Colton has a pretty special friend in the form of his school program teacher at St. Jude Children's Research Hospital.
She stays on the lookout for students that have something in common with Colton — patients from near his hometown, kids who share his interest in art, even other boys named Colton — and then she tries to schedule them into school at the same time.
She’s sort of a friendship matchmaker. And sociable, outgoing Colton loves it.
Colton is at St. Jude receiving an experimental chemotherapy for Wilms tumor with displaced anaplasia, the most aggressive form of this kidney cancer.
His dad, Daniel, said, “We're very fortunate that we were able to come here. Even though it's not a proven plan yet, the results that we've been getting and the results that they've had so far through the trial have been way better than the old protocol. He has received top-notch care that I don't believe we could duplicate anywhere.”
St. Jude goes to great lengths to maintain a kid-friendly atmosphere, even in the midst of the seriousness that comes with treating childhood cancer and other life-thretening diseases.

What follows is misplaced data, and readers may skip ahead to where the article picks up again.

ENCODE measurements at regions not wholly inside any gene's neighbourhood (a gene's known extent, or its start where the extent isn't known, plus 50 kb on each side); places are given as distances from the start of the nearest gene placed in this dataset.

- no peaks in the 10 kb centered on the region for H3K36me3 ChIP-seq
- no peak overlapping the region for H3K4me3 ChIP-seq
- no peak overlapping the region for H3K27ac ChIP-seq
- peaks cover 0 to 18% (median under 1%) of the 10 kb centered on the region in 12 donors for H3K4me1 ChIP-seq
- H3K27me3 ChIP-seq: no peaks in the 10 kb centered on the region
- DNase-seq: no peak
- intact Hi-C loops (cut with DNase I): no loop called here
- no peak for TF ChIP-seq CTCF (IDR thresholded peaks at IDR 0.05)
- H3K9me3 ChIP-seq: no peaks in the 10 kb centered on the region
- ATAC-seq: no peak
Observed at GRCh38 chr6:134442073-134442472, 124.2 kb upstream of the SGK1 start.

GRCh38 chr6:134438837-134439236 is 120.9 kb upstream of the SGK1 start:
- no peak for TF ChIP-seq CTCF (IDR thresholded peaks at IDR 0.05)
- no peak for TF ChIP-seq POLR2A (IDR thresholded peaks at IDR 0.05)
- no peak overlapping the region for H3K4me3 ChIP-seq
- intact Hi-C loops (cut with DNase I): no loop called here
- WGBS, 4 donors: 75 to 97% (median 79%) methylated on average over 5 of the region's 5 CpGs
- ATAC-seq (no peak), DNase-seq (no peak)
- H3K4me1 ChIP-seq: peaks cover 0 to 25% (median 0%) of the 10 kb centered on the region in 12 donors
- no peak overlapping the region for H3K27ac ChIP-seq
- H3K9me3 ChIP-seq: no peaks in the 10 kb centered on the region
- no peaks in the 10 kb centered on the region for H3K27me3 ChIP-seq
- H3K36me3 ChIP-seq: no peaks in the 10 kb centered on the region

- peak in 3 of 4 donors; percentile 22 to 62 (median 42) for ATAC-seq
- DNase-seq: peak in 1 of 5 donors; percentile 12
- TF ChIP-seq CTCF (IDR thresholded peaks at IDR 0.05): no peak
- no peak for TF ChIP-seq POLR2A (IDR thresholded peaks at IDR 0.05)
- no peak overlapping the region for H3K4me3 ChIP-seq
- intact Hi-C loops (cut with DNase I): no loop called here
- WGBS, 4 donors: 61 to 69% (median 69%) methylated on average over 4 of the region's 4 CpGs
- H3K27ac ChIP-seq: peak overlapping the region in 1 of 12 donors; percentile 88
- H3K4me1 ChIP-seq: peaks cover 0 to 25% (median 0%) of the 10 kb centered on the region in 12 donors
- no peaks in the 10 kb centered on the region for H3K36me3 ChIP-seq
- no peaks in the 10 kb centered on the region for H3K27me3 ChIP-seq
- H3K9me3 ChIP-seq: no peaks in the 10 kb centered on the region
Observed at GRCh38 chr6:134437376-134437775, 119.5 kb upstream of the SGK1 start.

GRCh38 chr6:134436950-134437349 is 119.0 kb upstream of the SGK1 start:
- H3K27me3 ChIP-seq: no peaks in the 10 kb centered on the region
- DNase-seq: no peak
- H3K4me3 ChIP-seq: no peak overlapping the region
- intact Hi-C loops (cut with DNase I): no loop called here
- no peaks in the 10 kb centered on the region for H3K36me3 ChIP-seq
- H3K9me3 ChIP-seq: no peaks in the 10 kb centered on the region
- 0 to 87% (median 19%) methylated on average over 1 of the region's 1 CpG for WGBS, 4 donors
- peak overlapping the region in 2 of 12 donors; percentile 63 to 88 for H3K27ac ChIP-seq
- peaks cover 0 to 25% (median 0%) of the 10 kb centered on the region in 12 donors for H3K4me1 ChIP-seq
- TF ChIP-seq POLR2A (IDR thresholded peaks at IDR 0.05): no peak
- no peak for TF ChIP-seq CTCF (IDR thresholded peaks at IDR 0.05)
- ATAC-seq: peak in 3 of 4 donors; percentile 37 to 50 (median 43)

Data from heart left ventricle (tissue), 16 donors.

I've never seen anything like it. It’s awesome.
In addition to chemotherapy, Colton has received radiation therapy and surgery to remove his left kidney. He’s been tough throughout, but the idea of major surgery was scary to him.
“I was nervous,” he admitted. “I was like, ‘Is it gonna hurt?’ I said I was gonna fight the sleepiness. I was like, ‘I'm gonna fight it. I'm gonna fight it. I'm gonna count to a hundred.’ Then I woke up. Stitches, tube up my nose, a drainage tube and ugh....”
All of this treatment comes at no cost to Colton’s family, because families never receive a bill from St. Jude for treatment, travel, housing or food.
His dad said, “We actually got medical bills from our local hospital while we were here, and it was well over $2,000 for one night. Both of us being here with him and not working would have been tough if we had to figure out how to pay for it, you know.”
Colton is excited to complete treatment so he can get back to normal life.
I want to do what I used to. I want to ride a go-kart.
He wants to eat at his favorite restaurant, play baseball, be done with pokes for a while.
“Hopefully, you know, a few months from now, he'll be running and jumping and doing his thing like he was before,” said his dad.
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